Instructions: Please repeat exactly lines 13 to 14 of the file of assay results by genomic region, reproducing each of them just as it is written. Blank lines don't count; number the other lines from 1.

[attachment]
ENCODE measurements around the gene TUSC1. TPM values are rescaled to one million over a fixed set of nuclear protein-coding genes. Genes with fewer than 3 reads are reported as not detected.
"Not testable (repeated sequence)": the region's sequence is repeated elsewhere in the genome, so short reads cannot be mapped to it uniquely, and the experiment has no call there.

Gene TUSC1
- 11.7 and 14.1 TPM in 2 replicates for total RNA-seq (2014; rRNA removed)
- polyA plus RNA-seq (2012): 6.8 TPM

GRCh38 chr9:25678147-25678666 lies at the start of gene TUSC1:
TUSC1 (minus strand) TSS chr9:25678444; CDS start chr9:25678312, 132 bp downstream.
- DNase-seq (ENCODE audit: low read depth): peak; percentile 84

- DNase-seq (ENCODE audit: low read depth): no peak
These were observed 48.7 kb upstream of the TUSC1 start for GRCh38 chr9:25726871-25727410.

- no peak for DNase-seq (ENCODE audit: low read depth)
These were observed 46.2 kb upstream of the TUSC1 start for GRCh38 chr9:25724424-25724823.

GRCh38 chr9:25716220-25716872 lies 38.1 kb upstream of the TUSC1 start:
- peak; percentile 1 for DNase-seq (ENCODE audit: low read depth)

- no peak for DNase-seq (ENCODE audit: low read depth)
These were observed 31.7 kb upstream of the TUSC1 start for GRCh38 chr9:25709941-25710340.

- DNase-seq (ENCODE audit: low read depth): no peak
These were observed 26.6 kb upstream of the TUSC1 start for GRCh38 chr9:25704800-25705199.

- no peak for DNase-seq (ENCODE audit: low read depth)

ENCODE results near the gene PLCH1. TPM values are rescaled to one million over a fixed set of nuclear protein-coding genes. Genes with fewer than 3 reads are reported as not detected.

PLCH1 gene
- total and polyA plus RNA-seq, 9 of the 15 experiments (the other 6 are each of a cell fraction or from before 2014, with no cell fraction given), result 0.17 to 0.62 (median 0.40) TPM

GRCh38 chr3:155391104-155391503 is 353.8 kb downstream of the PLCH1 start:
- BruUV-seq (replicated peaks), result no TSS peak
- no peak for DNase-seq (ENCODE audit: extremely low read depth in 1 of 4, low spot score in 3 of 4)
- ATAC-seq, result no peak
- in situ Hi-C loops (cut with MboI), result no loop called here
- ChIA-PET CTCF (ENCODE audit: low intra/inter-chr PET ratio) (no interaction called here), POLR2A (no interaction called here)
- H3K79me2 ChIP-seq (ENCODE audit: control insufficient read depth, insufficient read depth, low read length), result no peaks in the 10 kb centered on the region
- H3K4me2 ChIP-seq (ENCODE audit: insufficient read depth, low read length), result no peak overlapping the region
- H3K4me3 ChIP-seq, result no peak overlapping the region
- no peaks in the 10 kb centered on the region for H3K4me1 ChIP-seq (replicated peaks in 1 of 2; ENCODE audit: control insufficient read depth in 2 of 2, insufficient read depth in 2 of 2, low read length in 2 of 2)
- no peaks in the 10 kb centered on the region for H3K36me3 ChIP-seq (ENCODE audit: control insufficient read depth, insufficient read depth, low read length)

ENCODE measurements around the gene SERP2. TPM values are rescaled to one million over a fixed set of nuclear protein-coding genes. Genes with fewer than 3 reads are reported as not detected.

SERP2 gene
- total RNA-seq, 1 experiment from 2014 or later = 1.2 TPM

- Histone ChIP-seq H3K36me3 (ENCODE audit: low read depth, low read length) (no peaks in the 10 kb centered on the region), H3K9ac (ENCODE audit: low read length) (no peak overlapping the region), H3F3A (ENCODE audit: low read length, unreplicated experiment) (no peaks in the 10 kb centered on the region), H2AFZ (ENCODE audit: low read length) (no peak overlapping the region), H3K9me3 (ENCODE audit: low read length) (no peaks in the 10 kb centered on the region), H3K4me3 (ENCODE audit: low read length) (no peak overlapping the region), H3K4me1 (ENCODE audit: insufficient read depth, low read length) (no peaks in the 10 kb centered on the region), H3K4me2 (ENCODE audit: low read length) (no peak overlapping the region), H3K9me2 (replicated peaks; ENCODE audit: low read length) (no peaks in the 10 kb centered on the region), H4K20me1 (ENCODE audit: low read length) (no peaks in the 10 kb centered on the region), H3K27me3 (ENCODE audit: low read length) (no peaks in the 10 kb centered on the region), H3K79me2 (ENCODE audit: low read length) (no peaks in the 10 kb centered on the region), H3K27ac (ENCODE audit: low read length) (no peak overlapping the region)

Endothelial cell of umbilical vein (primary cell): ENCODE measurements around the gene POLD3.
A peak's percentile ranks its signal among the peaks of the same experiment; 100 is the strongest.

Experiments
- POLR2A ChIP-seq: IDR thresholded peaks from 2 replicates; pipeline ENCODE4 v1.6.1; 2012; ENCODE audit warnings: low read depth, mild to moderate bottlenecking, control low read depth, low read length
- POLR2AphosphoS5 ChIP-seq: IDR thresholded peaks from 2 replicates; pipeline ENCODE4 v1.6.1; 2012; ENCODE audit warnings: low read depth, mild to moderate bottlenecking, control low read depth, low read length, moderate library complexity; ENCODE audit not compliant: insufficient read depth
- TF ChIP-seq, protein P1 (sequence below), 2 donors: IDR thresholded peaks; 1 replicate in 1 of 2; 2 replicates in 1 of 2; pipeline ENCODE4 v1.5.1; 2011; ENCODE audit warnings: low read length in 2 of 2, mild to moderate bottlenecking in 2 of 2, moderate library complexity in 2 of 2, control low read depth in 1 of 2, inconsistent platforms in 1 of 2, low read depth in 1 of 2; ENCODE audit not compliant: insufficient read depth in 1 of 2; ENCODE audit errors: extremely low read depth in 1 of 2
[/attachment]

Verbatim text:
GRCh38 chr9:25716220-25716872 lies 38.1 kb upstream of the TUSC1 start:
- peak; percentile 1 for DNase-seq (ENCODE audit: low read depth)